Project Blue

Project Blue

Project Blue

One in four women will experience depression in their lifetime, it is estimated that one million adults live with depression each year and less than 50% receive any medical care.

Project Blue is a social media movement focused on causing a dramatic shift in the way depression is represented across the media - with the mission of empowering over 1 million women to take positive action toward achieving mental health. There are three key intentions of Project Blue:

To create fun, friendly female-specific media that "speaks to" consumers across a variety of media channels and platforms and utltises commercial media and marketing techniques to maximisepenetration, response, and interaction rates

To reduce the depression-related stigma experienced by consumers, carers and society by presenting information in a manner that normalizes the experience of depression by creating a community of real faces and stories. To make talking about feeling blue as natural as talking about physical illness.

To dramatically increase the % of consumers that seek professional help, diagnosis and treatment, and that action is taken as soon as symptoms present. To create an extensive, user-friendly "mental health" media resource base that supports action for those undergoing treatment and facilitates action for those not yet engaging professional help.

Depression makes the women experiencing it feel alienated and alone in a world full of 'normal' people. While one in four women experience depression in their lifetime, many will never speak about it or seek professional help because of the social stigma surrounding the mental illness.

The idea of Project Blue is to create a future where every woman feels she empowered to talk openly about feeling blue and taking action to achieve prime mental health.

Monique Van Dijk, aged 28, is the founder of Project Blue. Monique is in marketing and lives in Brisbane. Monique intends on facilitating the creating of media and resources about depression whilst working with existing mental health professionals, government/charitable initiatives and institutes. Monique's main focus is to present a personal and friendly approach towards an issue that is often treated or represented in a clinical manner. Project Blue is a not-for-profit community project which comes from her own personal experience of living with depression.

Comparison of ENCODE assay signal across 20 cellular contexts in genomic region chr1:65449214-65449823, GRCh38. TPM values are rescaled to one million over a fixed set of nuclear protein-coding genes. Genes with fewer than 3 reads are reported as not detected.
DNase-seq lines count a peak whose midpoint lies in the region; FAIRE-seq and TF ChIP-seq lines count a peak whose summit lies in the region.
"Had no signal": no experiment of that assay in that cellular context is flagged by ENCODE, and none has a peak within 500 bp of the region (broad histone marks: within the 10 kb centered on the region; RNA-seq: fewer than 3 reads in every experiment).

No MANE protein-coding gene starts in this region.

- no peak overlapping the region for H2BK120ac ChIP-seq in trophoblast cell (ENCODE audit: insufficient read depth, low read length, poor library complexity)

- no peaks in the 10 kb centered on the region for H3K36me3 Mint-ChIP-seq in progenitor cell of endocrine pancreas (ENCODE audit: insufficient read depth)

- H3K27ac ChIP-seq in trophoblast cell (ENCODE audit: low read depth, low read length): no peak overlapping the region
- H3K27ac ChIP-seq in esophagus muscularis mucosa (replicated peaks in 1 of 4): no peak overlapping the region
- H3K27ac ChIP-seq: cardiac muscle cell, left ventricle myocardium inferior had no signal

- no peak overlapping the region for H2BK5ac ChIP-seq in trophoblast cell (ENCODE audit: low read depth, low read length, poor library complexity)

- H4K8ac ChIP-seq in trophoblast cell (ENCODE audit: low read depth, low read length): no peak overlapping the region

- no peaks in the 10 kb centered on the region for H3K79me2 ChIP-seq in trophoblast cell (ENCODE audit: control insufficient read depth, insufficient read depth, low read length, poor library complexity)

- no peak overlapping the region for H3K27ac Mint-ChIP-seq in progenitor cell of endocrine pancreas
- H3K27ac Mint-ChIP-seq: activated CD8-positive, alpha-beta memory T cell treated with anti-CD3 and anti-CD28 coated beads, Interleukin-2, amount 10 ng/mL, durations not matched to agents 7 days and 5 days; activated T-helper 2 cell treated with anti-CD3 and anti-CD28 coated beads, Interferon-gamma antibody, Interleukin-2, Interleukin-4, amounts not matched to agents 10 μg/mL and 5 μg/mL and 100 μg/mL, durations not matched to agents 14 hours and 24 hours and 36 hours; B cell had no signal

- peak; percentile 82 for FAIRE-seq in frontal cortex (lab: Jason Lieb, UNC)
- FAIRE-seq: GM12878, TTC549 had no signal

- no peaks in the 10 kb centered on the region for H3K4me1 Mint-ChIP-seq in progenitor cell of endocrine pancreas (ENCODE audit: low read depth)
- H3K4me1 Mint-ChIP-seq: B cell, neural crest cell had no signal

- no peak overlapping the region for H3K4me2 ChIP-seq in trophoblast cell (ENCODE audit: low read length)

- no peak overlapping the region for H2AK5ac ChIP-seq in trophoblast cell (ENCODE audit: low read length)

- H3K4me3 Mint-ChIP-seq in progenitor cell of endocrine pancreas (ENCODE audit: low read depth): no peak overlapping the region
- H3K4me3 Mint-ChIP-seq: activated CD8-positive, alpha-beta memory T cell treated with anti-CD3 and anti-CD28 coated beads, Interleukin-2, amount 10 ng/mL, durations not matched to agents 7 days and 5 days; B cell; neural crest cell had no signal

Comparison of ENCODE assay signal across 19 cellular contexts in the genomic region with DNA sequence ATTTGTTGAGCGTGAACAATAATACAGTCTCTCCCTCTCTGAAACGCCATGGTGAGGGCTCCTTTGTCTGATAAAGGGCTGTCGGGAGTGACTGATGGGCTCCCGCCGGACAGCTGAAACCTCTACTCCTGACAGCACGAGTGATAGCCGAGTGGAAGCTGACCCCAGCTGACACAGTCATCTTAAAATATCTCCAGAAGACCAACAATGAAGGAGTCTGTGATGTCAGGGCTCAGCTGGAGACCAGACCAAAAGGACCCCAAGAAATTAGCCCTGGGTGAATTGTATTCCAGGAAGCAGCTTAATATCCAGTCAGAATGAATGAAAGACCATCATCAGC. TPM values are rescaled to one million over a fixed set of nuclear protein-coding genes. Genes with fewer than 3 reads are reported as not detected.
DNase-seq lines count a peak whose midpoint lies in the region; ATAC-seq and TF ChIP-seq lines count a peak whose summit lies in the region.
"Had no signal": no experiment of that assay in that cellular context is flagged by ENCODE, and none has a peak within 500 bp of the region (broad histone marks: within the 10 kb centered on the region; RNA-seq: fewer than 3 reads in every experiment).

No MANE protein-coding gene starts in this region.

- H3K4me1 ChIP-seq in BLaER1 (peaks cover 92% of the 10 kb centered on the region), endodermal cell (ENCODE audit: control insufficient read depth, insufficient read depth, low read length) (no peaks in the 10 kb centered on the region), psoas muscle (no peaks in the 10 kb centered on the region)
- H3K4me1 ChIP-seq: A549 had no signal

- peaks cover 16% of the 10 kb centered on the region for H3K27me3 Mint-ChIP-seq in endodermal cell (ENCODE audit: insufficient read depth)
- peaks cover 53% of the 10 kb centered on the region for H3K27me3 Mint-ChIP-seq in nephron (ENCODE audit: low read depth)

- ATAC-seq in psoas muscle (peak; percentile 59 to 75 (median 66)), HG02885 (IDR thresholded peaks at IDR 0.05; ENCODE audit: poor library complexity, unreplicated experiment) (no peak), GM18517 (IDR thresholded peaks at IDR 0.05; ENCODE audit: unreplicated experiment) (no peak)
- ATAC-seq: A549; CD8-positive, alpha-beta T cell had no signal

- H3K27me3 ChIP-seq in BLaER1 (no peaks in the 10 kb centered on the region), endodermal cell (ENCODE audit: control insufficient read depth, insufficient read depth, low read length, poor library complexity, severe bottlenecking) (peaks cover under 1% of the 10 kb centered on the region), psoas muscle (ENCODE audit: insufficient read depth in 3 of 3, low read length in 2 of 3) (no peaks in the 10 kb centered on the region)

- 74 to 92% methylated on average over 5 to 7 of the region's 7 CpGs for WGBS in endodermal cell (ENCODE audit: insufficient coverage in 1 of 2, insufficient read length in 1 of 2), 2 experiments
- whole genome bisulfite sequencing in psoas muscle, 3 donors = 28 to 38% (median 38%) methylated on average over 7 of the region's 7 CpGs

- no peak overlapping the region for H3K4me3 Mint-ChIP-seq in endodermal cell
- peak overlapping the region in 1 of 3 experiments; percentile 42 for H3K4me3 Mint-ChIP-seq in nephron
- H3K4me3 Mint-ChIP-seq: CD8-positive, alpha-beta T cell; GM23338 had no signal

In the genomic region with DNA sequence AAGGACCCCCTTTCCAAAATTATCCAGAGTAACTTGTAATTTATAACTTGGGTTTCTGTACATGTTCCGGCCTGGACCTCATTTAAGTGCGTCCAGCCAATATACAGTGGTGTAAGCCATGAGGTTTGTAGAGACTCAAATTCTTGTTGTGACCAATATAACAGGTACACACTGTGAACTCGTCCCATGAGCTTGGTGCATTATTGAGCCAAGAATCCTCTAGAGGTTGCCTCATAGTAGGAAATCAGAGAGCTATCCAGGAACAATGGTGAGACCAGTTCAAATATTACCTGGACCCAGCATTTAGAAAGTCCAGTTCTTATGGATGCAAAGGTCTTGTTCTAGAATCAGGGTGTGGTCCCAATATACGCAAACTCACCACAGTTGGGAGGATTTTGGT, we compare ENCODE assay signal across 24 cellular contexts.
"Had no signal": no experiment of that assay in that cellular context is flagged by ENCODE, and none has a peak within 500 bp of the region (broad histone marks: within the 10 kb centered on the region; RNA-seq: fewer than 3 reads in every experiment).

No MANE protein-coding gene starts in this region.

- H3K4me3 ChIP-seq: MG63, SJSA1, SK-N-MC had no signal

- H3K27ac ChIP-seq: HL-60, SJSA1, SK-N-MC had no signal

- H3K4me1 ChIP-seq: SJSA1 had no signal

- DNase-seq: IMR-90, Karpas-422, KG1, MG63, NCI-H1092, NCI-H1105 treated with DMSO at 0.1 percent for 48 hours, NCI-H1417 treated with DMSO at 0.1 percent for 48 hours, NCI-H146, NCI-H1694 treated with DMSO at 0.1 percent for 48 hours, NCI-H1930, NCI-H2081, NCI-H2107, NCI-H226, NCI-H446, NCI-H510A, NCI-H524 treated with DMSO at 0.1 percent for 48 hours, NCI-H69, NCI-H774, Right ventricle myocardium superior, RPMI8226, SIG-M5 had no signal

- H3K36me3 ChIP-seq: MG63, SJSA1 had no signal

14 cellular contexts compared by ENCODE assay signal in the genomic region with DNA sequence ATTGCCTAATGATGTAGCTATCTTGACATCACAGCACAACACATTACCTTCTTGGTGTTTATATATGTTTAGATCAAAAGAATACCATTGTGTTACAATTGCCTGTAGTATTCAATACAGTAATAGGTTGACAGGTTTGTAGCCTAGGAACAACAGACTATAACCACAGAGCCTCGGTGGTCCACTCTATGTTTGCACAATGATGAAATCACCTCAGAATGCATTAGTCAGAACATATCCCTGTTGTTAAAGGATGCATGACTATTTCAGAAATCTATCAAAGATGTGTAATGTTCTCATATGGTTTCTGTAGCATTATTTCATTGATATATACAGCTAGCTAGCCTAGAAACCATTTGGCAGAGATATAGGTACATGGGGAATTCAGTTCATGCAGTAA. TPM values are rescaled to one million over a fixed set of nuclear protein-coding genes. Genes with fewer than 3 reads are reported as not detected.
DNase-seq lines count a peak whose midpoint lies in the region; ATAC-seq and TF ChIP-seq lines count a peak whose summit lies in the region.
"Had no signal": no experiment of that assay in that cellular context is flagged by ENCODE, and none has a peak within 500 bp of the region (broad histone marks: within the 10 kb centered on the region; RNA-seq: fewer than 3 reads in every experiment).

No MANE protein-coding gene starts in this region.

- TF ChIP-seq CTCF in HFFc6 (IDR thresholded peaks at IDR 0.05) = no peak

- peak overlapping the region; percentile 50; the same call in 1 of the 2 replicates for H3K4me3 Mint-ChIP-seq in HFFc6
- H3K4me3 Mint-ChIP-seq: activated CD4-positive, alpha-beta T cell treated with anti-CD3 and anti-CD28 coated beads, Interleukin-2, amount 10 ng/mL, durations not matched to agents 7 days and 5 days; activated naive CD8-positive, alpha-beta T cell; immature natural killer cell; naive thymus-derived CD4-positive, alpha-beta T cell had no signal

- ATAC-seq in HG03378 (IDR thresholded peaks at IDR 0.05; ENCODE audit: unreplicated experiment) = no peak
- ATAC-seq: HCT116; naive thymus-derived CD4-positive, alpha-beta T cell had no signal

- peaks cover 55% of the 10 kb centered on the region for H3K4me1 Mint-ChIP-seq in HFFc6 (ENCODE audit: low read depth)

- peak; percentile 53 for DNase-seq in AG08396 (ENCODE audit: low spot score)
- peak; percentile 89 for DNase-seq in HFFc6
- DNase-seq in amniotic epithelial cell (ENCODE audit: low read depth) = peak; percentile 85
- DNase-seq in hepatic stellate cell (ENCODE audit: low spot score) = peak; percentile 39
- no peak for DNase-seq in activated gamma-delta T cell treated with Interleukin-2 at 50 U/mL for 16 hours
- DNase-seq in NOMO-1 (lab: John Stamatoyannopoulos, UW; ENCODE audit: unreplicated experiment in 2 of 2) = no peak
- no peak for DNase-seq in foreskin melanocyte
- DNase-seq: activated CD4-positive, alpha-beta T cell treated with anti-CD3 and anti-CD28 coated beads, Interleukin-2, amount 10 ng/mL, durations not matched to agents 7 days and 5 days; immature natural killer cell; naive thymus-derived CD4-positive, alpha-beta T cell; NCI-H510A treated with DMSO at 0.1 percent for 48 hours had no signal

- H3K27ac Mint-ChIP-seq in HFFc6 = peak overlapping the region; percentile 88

Why did you create Project Blue?

Monique Van Dijk: I created Project Blue as a community project as a result of the Self Expression & Leadership program I am currently undertaking. I chose the area of depression, and started Project Blue specifically out of my desire to create and represent the change that I wanted to see both in the world and in my own personal life. It was through embarking on the project and engaging the community that I have finally confronted and overcome my own fear of talking about my experience of depression & how it has impacted my life. By being really honest first with myself and then with my circle of friends and family, I have realised that actually, acknowledging & sharing my depression has been an incredibly liberating process for both myself and I think for those around me. Many of the women I have shared with freely have then offered (unsolicited) their own experience of depression - which I find bittersweet... we all think that we are so abnormal and alone, when in fact the opposite is true. Project Blue is about making women around the world realise that.

How big of a problem is depression in the community in regards to women?

Monique Van Dijk: Depression is so common that it is almost certain that one of the women you know is or has been affected by it. One in four women will experience depression in their lifetime, postnatal depression affects 14% of new mothers, and depression is the third most common cause of illness among women in Australia. Over 12 million women in the US suffer from depression every year, with over one million (total estimated women & men) in Australia. Depression is a major problem: costing the Australian community over $600 million each year in treatment costs and it is estimated that depression will be second only to heart disease as the leading medical cause of death and disability within 20 years.

Who does depression normally affect?